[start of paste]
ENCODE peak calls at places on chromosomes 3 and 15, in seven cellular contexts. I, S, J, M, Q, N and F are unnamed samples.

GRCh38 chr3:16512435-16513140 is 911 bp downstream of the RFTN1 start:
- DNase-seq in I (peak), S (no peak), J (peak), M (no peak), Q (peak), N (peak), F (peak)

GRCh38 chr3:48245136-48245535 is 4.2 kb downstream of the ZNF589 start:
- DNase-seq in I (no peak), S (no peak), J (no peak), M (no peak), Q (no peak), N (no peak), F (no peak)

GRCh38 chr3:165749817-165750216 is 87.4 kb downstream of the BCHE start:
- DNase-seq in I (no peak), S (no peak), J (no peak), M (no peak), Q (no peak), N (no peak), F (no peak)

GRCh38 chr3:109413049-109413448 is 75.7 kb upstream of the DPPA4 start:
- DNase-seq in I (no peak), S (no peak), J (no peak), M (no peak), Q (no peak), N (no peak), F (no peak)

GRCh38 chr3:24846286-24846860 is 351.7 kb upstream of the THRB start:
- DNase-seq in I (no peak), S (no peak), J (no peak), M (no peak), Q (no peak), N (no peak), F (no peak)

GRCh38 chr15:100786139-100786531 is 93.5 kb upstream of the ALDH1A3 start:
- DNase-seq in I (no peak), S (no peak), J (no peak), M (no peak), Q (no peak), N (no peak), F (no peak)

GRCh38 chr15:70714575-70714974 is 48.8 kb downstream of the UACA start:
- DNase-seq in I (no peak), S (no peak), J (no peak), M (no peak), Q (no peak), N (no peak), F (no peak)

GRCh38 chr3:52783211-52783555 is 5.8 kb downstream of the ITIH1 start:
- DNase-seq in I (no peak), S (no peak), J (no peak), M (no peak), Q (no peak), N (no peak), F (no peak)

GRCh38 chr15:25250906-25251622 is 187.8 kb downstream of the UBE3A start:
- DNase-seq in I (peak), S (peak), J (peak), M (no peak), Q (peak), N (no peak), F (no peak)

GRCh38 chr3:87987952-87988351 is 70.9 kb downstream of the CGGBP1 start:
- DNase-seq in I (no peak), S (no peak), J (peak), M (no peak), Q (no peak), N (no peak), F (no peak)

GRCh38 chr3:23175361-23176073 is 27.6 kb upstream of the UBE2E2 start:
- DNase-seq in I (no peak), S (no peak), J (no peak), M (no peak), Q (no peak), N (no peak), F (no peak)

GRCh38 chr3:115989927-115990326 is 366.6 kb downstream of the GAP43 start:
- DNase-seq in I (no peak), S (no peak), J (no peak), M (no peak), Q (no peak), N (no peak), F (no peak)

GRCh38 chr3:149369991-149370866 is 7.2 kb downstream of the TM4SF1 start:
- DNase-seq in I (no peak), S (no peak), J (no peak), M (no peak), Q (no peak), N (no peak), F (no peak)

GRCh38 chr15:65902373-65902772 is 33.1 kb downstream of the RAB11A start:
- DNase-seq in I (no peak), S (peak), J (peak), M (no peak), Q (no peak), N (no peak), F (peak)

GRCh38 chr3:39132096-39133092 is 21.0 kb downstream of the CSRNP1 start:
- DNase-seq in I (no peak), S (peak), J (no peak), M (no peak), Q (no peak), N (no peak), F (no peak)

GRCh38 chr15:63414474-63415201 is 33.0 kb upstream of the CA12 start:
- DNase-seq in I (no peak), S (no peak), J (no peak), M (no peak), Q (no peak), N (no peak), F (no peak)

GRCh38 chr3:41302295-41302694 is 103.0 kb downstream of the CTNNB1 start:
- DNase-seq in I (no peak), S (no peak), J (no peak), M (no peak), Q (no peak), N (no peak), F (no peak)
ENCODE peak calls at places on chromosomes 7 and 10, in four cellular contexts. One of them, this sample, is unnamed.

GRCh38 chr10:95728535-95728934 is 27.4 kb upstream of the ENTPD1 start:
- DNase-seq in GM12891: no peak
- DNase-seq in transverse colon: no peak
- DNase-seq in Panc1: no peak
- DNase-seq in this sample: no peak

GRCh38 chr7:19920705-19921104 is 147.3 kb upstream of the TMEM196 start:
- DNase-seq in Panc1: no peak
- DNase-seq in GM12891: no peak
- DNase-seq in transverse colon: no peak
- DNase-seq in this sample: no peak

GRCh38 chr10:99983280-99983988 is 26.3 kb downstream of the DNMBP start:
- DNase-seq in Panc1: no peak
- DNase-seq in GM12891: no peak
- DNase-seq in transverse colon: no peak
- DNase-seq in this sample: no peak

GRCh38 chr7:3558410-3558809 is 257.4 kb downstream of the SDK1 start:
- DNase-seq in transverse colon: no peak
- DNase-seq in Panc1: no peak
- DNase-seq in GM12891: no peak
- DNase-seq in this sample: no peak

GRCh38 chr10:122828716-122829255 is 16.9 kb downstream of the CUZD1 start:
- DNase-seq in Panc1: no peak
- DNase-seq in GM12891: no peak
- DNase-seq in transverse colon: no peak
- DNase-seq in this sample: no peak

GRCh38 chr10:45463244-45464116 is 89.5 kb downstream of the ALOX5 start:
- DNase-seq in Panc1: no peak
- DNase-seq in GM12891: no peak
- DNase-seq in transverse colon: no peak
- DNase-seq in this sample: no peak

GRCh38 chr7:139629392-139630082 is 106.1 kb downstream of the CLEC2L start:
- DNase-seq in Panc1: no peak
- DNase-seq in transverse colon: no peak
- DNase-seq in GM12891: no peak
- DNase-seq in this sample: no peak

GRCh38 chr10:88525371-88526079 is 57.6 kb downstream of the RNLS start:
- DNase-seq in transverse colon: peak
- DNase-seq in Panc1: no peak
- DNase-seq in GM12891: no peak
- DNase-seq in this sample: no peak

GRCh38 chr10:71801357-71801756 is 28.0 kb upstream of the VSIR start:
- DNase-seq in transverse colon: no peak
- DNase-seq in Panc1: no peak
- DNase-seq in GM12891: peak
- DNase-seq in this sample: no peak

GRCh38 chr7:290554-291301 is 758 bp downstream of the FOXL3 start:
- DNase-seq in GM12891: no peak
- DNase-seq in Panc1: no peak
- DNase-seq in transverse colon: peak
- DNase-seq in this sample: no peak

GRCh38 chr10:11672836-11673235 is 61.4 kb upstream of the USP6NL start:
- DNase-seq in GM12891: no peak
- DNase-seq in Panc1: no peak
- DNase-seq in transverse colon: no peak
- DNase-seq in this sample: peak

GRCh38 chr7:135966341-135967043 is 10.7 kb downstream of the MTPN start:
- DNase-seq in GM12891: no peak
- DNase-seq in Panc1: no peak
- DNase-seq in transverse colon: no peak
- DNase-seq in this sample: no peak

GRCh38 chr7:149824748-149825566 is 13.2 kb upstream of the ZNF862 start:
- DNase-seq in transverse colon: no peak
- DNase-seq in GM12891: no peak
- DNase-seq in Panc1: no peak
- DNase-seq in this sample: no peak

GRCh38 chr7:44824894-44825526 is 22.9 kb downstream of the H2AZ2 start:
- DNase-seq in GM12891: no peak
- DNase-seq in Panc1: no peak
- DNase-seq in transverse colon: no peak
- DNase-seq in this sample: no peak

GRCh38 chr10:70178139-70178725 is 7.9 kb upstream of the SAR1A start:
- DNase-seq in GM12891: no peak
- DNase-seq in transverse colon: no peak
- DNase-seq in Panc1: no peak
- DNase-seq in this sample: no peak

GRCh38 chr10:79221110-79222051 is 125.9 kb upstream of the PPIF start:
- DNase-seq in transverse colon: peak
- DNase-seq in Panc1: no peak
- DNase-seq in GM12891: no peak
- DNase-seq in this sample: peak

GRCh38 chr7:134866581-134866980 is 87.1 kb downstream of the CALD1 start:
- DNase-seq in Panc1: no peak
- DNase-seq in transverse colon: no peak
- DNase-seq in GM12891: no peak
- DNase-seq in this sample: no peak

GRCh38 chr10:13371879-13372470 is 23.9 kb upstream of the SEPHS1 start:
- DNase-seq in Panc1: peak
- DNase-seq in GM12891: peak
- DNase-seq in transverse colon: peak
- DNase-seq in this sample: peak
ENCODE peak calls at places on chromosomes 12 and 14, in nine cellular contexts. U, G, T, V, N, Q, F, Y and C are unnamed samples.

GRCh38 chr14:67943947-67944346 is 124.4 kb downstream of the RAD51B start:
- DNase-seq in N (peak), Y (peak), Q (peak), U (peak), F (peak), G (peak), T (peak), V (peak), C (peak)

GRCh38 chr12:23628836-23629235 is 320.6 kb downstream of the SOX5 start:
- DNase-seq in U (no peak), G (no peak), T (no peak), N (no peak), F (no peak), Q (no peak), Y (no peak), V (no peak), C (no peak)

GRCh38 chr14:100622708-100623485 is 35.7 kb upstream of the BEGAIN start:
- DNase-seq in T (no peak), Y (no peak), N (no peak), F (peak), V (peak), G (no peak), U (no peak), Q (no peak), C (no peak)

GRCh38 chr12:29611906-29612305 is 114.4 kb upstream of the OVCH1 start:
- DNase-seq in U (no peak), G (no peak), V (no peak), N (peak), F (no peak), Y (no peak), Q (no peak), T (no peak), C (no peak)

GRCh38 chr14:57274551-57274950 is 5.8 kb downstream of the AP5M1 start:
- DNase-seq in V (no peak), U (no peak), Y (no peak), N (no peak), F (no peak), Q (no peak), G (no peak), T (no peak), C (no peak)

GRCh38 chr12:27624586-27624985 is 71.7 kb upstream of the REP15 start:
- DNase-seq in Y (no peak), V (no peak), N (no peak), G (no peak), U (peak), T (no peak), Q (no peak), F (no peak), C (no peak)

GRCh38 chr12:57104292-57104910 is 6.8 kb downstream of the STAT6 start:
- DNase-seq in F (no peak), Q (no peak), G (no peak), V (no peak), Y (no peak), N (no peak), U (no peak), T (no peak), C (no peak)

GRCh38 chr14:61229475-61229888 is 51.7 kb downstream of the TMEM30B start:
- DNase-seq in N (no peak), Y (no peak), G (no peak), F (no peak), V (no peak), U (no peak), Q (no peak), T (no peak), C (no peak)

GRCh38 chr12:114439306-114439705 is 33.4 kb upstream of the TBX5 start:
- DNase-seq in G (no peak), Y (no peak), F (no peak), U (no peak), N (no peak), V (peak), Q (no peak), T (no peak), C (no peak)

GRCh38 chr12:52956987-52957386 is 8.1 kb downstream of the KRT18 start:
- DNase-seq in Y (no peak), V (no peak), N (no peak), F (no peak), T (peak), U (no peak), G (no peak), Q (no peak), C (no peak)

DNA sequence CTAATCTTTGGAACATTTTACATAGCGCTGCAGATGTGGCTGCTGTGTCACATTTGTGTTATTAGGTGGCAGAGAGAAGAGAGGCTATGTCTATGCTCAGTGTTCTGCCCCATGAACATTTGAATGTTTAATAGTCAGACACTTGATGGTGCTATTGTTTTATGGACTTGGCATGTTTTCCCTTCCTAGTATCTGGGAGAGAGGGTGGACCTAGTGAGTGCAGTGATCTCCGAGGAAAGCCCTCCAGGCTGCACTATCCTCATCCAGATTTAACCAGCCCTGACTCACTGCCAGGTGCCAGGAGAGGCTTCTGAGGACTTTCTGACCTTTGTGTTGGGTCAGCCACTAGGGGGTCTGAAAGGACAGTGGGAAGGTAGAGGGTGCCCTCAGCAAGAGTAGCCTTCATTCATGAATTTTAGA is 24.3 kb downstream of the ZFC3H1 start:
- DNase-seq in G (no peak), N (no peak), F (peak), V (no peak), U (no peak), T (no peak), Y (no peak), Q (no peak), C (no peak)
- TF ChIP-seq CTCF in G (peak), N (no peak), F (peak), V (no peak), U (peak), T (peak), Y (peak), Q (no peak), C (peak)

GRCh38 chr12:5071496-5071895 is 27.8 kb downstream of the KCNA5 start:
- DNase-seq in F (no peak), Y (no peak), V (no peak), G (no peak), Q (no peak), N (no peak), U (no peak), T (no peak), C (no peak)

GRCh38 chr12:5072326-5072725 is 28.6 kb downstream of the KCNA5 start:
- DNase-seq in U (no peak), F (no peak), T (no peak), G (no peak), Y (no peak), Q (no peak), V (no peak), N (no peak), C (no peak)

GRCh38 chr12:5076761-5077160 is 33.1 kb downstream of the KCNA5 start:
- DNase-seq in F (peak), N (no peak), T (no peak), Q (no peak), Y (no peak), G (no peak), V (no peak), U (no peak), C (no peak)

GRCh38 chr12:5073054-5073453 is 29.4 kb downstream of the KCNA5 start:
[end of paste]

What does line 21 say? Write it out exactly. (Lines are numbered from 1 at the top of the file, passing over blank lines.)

- DNase-seq in I (no peak), S (no peak), J (peak), M (no peak), Q (no peak), N (no peak), F (no peak)